Locate the Web Server package group. Select it if required.
Click Update. When you see the Completed System Preparation window, you may notice that there are more packages on the list than you selected in the Web server package group. Click Continue.
When you see the Update Complete window, click OK. Click Quit to exit the Package Management utility.
Back in the command line window, run the following command to see if Apache is already configured to start in any runlevels:
# chkconfig --list httpd
Now, use the following command to make sure Apache starts in runlevels 3 and 5 the next time you boot Linux:
# chkconfig --level 35 httpd on
Start the Apache service with the following command:
# /etc/rc.d/init.d/httpd start
Start a Web browser such as Mozilla or Konqueror. Navigate to http://localhost. You should see the default Apache Web page for Red Hat Enterprise Linux.
Close your Web browser.
There are two key configuration files for the Apache Web server: httpd.conf in the /etc/httpd/conf directory and ssl.conf in the /etc/httpd/conf.d directory. The default version of these files create a generic Web server service you can further customize and optimize, as desired. There are other configuration files, as shown in Figure 7-3, in two directories: /etc/httpd/conf and /etc/httpd/conf.d.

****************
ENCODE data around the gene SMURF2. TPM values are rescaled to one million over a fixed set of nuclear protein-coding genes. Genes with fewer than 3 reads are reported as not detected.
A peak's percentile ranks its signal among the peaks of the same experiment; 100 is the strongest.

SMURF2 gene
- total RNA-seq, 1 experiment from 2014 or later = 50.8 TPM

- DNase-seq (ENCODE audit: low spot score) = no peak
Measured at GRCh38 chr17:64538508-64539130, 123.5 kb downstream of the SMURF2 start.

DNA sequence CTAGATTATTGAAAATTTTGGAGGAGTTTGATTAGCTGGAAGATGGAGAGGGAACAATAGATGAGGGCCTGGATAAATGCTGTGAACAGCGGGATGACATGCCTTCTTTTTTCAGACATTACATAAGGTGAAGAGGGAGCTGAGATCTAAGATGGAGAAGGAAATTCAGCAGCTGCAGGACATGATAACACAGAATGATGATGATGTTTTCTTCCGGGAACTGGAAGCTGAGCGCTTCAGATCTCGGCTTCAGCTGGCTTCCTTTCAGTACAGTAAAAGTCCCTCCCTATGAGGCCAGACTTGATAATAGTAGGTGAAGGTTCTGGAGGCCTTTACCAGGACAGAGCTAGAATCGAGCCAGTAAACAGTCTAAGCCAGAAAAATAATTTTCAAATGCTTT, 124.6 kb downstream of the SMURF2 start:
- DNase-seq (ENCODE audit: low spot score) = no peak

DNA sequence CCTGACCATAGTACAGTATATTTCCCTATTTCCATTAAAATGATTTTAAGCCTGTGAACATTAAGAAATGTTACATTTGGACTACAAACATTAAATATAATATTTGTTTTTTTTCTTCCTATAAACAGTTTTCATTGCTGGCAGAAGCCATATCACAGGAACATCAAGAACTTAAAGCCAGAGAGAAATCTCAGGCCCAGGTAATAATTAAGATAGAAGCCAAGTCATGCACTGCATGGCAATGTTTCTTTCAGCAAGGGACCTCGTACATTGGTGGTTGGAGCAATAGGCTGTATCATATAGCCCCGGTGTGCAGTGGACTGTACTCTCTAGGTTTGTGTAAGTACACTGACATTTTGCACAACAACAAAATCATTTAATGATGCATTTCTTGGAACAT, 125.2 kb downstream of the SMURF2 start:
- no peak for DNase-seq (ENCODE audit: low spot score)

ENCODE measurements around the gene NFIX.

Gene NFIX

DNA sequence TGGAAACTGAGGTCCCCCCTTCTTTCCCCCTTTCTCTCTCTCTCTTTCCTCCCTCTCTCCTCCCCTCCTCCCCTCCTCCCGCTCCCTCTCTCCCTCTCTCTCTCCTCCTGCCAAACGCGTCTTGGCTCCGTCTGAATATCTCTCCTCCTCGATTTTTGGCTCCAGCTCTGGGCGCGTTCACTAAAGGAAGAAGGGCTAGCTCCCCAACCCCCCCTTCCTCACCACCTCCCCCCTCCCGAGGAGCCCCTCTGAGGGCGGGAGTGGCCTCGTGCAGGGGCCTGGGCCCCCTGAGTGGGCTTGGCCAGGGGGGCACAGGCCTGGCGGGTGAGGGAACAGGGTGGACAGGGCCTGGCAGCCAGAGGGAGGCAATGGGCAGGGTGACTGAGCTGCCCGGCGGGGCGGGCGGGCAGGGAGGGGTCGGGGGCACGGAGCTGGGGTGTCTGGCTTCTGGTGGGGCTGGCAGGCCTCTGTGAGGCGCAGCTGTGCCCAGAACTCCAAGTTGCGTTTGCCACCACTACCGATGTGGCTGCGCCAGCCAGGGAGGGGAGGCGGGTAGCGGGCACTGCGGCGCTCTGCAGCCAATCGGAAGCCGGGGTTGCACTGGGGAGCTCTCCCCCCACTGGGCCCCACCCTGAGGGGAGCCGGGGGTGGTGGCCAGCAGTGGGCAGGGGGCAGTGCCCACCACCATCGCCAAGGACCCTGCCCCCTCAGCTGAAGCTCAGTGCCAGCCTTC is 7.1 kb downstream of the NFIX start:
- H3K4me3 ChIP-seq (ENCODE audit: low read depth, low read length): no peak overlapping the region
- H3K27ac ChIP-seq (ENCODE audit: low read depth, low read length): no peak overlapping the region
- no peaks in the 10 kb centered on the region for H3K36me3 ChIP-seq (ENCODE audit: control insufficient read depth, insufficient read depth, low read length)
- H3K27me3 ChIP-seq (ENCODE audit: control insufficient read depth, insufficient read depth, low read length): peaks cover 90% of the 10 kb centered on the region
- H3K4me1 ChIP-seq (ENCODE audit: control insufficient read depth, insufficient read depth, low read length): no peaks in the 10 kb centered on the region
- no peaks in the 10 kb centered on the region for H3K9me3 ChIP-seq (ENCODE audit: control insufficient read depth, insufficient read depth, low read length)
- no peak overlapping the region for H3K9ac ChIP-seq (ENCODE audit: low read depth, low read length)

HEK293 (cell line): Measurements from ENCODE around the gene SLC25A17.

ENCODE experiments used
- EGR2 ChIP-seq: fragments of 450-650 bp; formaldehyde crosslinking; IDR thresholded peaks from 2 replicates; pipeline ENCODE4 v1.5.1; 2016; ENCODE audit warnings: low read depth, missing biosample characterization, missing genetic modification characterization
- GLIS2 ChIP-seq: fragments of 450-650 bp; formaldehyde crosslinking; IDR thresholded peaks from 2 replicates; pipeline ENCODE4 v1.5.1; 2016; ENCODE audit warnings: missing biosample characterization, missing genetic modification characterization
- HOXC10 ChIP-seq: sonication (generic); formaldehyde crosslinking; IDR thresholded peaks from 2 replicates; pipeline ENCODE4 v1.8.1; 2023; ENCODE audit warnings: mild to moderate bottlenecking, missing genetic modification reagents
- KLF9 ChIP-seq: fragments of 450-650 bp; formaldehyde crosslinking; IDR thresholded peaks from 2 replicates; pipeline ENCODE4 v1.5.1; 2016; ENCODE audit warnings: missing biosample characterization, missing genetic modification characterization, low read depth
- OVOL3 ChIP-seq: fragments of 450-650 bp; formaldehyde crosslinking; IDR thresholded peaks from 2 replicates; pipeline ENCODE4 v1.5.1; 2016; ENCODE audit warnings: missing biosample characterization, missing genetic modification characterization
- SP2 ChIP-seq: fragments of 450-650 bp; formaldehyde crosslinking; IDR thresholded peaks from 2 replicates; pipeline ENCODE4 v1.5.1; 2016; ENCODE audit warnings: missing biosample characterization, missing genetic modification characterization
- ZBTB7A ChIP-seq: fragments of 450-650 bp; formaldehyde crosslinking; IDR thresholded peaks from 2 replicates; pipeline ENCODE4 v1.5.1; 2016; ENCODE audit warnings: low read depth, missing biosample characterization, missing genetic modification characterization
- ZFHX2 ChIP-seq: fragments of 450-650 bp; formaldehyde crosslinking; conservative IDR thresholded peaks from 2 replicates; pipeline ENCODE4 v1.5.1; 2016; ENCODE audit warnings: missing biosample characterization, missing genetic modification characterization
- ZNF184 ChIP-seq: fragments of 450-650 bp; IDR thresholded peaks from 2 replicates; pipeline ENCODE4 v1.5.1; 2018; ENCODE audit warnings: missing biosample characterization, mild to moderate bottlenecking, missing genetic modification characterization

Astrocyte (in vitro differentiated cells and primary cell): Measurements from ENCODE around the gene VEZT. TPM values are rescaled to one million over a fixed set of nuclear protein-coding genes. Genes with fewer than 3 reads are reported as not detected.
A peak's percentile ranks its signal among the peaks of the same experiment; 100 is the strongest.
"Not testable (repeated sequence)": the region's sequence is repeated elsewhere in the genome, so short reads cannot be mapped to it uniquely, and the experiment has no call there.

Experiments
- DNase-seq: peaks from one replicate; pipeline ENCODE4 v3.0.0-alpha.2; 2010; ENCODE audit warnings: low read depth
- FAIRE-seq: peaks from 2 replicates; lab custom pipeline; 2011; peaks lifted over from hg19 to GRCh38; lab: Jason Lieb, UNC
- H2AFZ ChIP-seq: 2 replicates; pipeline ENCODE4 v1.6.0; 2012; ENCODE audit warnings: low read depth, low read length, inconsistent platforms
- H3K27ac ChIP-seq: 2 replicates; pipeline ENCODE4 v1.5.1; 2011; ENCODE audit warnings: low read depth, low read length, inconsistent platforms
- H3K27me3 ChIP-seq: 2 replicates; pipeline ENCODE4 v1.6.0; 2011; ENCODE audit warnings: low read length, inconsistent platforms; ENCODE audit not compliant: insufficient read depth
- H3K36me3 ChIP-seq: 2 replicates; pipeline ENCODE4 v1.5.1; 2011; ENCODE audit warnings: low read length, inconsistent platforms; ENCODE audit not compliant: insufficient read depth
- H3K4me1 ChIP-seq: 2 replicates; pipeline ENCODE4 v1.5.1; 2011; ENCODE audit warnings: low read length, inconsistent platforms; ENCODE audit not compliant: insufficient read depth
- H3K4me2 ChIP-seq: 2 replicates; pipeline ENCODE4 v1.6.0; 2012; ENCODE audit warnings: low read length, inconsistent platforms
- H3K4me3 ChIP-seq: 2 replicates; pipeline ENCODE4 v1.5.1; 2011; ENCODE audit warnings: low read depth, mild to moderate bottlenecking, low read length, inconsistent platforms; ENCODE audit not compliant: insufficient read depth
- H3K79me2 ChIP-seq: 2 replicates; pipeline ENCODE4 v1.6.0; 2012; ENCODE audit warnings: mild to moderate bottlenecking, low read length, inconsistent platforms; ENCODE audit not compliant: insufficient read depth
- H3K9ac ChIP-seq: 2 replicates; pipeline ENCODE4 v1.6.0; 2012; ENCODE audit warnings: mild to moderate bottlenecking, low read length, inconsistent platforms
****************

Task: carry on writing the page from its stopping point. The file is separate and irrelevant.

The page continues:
Figure 7-3: Apache configuration files
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Previous versions of Apache, 1.3.x and below, required two other Apache configuration files in the same directory, access.conf and srm.conf. Even though these files were essentially blank in later versions of Apache 1.3.x, they were still required. These files are no longer required in any way in Apache 2.x.
The generic configuration file is httpd.conf. If you're required to configure a Secure Web server on the RHCE exam, you'll also need to configure the ssl.conf configuration file.
As described earlier, Apache looks for Web pages in the directory specified by the DocumentRoot variable. In the default httpd.conf file, this variable points to the /var/www/html directory.
In other words, all you need to get your Web server up and running is to transfer Web pages to the /var/www/html directory. The default DirectoryIndex variable looks for an index.html Web page file in this directory. You can test this for yourself by copying the default Mozilla home page file, index.html, from the /usr/share/doc/HTML directory.